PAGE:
Suppose you’re moving a little bit to fast and performed a rapid turn. Now your car changes the trajectory to a different curve and as a result you’re traveling tangentially to different circle. If the turn’s force was sufficiently big, the trajectory is changing all over the time. The car is moving on different circle at two subsequent time frames.  This results that at a given time t, the car is moving tangentially to circle t, but the force changes the circle’s tangent vector and therefore the car is going on a new one circle (note, that the circle can only have one tangent vector, at specified (x,y) position). So if you want to travel without slides you have to provide appropriate circle tangent vector. That’s what gyroscope is used for: to get information on which circle the car is moving and what’s the change of perpendicular velocity and the tangential velocity vector.

In an ideal environment (without physics) the tangent vectors should solve the problem. But there is centrifugal force F=\frac{mv^2}{r} , tangential speed and the real-world problem gets complicated. The physics impose constraints either on radius or tangential speed. So in case of slide the ESP system has three options:

  1. to lessen the circle’s radius and maintain current speed
  2. slow down car and maintain radius
  3. somehow combine those two above two options

From the accelerometer you get information about current vehicle’s speed. The car on the move has a nonzero velocity, so changing the velocity is possible, but limited. The radius is a driver adjustable variable. Driver by rotating steering wheel changes the radius of circle the vehicle moves on. The systems should adjust to radius and provide smooth vehicle motion without slide. The gyroscope gives you information about the circle tangential vector. So all in one you get all of the information you need to start implementing your own ESP system: you got the car dynamics, the car’s motion equation (curves are part of circles), you get full understanding of basic car’s motion physics. In order to get it working on real-life car you have to provide the wheel blocking system so that you can manipulate with car’s position and tangential velocity vector. This is clearly shown at the videos above.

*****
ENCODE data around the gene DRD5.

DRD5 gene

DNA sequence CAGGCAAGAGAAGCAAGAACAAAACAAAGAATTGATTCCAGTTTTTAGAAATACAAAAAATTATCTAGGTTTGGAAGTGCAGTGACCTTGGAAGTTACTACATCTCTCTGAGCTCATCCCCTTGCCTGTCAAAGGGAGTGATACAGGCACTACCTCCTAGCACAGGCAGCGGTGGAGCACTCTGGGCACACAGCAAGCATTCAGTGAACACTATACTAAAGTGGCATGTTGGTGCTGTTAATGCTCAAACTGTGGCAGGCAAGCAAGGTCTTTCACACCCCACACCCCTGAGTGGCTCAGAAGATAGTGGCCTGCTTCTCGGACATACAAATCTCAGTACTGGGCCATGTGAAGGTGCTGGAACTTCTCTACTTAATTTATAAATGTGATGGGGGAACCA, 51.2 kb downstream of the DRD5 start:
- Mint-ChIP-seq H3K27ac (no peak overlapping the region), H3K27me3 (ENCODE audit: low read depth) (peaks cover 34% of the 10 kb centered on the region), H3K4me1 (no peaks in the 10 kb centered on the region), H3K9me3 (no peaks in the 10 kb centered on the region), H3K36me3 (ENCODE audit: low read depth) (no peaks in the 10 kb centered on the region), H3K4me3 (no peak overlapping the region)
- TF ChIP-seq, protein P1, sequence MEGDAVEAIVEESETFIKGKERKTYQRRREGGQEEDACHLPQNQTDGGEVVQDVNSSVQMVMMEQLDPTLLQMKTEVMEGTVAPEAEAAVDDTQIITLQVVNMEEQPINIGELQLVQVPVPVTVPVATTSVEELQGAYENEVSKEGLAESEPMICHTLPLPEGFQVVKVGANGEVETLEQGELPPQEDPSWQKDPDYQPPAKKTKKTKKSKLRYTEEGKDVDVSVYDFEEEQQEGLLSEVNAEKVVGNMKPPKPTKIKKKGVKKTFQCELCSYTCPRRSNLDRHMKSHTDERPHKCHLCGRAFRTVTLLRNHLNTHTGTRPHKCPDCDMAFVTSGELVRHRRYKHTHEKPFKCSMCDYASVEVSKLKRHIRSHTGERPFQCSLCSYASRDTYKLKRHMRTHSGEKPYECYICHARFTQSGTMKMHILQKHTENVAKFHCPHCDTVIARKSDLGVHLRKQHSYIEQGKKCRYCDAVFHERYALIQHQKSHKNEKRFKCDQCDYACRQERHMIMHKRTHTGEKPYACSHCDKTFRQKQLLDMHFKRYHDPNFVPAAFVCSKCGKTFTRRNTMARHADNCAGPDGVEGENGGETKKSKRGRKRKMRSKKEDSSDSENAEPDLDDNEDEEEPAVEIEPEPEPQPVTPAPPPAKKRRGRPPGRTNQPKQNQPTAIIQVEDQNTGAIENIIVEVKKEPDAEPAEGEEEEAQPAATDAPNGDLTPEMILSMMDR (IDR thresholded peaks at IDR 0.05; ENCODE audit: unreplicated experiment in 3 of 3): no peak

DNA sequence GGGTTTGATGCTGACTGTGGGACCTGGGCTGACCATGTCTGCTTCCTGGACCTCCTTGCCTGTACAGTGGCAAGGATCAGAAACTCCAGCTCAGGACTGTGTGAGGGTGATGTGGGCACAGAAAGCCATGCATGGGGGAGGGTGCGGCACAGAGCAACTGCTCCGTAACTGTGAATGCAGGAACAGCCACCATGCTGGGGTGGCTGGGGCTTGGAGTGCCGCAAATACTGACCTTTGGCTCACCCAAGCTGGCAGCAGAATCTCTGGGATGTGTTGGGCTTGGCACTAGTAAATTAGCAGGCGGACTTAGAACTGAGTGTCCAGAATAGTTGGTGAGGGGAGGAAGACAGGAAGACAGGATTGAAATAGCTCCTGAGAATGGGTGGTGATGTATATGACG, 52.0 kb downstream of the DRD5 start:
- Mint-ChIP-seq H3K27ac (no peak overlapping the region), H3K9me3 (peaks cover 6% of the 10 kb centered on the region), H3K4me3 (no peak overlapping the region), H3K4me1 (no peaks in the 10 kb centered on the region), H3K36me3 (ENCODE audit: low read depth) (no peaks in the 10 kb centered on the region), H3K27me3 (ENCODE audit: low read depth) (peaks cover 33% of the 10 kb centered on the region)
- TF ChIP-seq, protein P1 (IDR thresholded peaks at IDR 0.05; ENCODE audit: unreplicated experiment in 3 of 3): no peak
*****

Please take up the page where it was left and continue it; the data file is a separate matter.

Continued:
How to combine tangential speed, tangential speed vector and the move along circle?

It’s easy. Suppose you know the circle’s tangential vector at given time t and give it the name of p_{t}. Now the set of p_{t} points is the way your car should go on. So lets see that the v(t) = \frac{\mathrm{d} x}{\mathrm{d}t} While the car is moving you get only the velocity (accelerometer), and tangential velocity vector(gyroscope). That’s what you’re using it for: to modify velocity vector so that the differential constrained can be fulfilled. How they should look like you already know because you got the information about car’s position and car’s velocities and computed the right vectors.  The last task that was left is imposing a differential constraint on a speed vector (wheel arrangement). The car’s instability problem while moving along circles has been solved. That’s clever and relatively easy, isn’t it?